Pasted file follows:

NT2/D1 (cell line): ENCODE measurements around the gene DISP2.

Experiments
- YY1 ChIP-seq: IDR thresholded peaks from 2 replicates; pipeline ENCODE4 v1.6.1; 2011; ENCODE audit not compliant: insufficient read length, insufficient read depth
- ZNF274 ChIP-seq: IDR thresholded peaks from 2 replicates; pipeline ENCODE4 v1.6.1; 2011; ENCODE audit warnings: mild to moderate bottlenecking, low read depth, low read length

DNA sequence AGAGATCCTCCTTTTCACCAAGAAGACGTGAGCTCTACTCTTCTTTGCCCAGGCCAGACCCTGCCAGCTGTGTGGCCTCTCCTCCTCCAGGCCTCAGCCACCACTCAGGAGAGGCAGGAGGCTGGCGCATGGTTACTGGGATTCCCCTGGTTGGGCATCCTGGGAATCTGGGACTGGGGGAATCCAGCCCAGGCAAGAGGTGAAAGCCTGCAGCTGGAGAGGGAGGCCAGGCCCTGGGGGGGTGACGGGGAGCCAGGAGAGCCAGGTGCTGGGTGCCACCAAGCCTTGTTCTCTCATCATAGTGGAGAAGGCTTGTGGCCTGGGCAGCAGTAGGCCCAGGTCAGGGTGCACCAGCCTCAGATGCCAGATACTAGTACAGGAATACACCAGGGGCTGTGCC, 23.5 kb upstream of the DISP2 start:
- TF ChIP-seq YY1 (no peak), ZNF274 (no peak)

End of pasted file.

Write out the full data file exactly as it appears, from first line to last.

NT2/D1 (cell line): ENCODE measurements around the gene DISP2.

Experiments
- YY1 ChIP-seq: IDR thresholded peaks from 2 replicates; pipeline ENCODE4 v1.6.1; 2011; ENCODE audit not compliant: insufficient read length, insufficient read depth
- ZNF274 ChIP-seq: IDR thresholded peaks from 2 replicates; pipeline ENCODE4 v1.6.1; 2011; ENCODE audit warnings: mild to moderate bottlenecking, low read depth, low read length

DNA sequence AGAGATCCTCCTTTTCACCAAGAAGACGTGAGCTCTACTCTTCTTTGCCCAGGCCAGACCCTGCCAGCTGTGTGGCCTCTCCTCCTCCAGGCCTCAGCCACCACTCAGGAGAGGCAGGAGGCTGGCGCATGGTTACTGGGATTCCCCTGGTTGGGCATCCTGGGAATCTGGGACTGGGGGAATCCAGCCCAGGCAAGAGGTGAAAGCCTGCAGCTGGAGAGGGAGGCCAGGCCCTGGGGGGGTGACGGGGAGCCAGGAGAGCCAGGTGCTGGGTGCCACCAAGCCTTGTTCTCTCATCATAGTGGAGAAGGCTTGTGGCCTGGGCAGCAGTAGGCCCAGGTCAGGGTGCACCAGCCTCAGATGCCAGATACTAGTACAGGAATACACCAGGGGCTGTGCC, 23.5 kb upstream of the DISP2 start:
- TF ChIP-seq YY1 (no peak), ZNF274 (no peak)